Pharm Exec: Will PhRMA endorse a presidential candidate?
PE: Do you have a wish list of changes to the health reform bill?JL: I think the major thrust of our activity...has been to call for the repeal of the Medicare spending advisory board, IPAB. As laudable as the objective of controlling costs might be, we believe it's a system that is just not going to work. It's not going to serve the interest of patients; it's certainly not going to accelerate progress in medical innovation.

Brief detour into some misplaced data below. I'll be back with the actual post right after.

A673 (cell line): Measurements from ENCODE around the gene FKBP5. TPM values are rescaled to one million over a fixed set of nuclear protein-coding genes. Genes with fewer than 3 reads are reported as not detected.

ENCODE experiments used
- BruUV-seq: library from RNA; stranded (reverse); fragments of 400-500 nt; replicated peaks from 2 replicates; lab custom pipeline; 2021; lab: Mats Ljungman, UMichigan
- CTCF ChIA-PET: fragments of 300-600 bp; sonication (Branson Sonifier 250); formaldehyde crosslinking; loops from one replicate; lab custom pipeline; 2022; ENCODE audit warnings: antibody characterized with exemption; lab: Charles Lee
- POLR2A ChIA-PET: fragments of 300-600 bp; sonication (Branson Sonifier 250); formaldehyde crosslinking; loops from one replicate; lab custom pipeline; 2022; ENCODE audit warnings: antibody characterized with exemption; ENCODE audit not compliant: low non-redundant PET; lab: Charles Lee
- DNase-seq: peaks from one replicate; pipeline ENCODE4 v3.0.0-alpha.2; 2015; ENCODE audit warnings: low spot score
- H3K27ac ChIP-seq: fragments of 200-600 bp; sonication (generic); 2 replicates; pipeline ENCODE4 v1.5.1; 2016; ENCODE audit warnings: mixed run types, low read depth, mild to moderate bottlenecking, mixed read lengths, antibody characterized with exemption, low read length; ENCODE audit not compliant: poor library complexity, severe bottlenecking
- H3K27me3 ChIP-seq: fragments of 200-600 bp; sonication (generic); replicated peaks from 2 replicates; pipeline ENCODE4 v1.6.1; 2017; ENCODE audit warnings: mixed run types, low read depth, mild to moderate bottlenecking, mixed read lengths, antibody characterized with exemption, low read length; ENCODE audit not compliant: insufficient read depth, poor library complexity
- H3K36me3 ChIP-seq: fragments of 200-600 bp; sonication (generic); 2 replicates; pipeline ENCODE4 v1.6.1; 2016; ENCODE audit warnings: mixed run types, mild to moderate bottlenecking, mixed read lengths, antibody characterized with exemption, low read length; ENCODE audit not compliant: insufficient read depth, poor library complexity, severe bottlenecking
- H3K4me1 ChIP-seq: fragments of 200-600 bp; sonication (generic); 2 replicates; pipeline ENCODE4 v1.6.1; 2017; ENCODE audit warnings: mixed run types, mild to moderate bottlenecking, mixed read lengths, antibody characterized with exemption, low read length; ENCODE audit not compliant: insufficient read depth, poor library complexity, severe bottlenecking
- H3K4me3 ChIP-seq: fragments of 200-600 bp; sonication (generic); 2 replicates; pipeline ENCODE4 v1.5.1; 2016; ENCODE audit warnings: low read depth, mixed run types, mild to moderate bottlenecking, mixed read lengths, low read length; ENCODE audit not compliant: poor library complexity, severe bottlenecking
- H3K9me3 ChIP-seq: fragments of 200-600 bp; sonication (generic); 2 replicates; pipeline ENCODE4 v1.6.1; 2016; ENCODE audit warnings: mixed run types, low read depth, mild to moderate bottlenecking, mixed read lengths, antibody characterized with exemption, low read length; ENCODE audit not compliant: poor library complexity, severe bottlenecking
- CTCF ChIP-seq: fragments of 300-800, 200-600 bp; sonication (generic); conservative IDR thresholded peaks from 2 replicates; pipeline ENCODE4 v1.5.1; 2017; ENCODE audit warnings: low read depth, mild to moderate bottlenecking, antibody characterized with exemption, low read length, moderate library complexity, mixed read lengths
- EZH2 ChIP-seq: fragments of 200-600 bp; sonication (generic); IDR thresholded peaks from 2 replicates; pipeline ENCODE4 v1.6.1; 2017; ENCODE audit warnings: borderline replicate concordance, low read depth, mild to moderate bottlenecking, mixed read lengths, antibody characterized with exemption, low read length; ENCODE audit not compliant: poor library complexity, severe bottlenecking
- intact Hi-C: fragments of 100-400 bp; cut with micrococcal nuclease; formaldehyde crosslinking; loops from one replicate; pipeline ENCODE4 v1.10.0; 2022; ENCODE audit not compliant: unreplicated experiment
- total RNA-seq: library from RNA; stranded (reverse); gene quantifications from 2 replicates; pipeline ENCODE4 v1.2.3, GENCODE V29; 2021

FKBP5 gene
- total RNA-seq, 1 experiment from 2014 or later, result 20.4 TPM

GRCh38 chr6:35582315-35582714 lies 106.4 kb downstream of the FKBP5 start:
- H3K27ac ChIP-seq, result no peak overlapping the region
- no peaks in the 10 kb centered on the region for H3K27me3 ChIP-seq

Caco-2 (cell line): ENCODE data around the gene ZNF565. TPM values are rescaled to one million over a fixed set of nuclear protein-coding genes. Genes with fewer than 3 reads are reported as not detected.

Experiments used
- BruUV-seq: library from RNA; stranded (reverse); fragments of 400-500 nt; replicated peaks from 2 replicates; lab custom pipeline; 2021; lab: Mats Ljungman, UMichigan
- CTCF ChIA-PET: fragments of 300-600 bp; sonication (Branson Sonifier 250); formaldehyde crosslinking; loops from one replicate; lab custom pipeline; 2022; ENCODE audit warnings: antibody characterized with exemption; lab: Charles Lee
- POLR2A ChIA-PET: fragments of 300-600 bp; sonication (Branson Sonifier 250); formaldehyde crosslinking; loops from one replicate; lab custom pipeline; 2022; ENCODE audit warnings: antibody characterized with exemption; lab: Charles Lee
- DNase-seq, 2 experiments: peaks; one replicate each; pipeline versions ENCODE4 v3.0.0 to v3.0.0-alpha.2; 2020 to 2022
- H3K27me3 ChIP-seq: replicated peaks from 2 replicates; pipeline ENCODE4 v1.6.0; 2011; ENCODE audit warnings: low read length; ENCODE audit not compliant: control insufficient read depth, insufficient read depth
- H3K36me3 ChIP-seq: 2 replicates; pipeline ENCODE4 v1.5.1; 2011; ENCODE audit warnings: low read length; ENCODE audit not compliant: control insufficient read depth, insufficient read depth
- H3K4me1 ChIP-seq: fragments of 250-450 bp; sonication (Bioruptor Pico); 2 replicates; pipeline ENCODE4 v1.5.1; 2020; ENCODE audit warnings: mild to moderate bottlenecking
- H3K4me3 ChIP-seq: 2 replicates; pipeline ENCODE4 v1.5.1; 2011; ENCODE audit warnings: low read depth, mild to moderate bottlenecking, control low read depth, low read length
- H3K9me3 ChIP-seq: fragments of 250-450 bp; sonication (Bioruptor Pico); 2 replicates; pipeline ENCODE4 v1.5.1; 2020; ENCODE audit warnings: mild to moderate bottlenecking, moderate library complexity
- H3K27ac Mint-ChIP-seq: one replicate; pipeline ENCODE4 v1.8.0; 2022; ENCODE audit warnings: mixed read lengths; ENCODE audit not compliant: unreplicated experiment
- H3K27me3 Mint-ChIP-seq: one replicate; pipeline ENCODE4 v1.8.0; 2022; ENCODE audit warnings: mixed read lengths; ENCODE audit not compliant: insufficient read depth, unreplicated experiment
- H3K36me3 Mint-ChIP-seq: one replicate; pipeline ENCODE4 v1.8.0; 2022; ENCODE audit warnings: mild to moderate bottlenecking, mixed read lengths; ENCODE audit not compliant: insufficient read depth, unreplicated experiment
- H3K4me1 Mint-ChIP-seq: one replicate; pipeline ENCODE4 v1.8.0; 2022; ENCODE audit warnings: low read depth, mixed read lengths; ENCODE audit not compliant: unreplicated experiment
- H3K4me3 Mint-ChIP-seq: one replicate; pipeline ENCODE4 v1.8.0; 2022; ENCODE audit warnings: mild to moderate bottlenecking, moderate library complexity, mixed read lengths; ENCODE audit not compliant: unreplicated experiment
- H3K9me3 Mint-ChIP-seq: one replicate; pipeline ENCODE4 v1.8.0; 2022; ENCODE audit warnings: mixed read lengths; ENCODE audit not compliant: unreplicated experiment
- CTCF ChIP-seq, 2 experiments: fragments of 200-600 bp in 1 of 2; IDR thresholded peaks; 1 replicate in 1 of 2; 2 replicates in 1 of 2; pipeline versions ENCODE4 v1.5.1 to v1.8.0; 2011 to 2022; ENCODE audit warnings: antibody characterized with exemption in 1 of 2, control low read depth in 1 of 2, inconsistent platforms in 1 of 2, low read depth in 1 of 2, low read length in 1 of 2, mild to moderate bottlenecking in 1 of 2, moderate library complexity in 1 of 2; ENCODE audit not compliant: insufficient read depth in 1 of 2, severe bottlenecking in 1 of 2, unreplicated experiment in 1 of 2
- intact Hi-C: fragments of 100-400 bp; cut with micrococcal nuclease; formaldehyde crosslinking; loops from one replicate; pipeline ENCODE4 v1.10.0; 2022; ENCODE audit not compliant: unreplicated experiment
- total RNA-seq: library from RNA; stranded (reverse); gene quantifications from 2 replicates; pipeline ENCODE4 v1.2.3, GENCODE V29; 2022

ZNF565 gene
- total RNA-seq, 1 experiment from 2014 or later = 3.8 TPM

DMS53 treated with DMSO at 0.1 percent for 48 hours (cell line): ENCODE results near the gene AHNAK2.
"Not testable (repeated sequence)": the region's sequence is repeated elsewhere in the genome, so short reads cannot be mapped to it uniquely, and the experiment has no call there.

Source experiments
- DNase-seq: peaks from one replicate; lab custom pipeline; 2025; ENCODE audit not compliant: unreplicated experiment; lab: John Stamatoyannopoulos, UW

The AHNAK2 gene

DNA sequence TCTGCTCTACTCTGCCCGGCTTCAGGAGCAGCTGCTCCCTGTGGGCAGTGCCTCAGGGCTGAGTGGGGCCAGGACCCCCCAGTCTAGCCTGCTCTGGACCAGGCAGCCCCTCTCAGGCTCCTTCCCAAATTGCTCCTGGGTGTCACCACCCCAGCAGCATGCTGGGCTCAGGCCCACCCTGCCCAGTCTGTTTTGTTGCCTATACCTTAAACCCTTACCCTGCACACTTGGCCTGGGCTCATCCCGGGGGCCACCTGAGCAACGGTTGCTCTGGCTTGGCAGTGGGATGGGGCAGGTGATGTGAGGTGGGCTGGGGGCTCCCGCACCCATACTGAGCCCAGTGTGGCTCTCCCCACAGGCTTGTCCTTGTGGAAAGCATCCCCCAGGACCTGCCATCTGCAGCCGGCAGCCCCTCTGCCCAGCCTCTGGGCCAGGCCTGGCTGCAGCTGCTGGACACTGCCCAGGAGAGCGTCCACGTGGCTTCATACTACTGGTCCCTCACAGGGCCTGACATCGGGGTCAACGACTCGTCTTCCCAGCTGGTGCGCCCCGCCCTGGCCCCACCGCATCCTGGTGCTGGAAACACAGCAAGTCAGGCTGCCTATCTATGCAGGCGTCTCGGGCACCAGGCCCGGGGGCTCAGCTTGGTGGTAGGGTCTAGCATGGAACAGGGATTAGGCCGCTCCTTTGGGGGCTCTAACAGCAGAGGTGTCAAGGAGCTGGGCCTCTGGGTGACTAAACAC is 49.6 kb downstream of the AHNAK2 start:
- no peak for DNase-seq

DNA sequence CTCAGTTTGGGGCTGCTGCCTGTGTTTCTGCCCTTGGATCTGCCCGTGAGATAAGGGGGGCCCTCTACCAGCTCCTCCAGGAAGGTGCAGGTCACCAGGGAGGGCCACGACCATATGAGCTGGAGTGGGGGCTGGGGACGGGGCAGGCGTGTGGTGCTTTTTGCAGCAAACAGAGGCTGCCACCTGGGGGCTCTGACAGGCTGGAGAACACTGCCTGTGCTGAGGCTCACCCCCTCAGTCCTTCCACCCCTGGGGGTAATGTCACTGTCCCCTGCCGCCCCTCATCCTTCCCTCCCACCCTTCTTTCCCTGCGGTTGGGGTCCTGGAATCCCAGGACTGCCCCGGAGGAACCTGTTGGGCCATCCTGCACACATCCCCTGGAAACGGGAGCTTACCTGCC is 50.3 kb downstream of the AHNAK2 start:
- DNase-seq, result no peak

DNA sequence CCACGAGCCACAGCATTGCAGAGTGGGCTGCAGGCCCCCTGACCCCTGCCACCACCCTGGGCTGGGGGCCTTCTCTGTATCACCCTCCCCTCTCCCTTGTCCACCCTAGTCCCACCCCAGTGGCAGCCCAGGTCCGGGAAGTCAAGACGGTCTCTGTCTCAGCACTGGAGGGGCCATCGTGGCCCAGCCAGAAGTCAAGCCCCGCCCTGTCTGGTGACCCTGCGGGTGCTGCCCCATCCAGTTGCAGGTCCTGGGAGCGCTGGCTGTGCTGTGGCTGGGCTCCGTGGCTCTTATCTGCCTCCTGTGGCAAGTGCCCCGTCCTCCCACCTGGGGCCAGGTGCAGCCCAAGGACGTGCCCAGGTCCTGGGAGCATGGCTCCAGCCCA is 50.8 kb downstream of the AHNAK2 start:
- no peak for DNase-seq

PE: Polls show the American public looks at this question and says, well, price controls on drugs is a great idea.
JL: There is a tendency to look at price controls or controlling input cost as some sort of a solution. But every time we try that experiment it backfires; we've seen that at the state level. The mirror image of that, on the positive side, is Medicare Part D. This is a program where the discounts that the system reflects in cost savings are negotiated between third party payers and the pharmaceutical company; we compete to get on Humana's or UnitedHealth's Part D formularies. The estimated costs of Part D over this 10-year period has dropped by $40 billion because of this market-driven approach.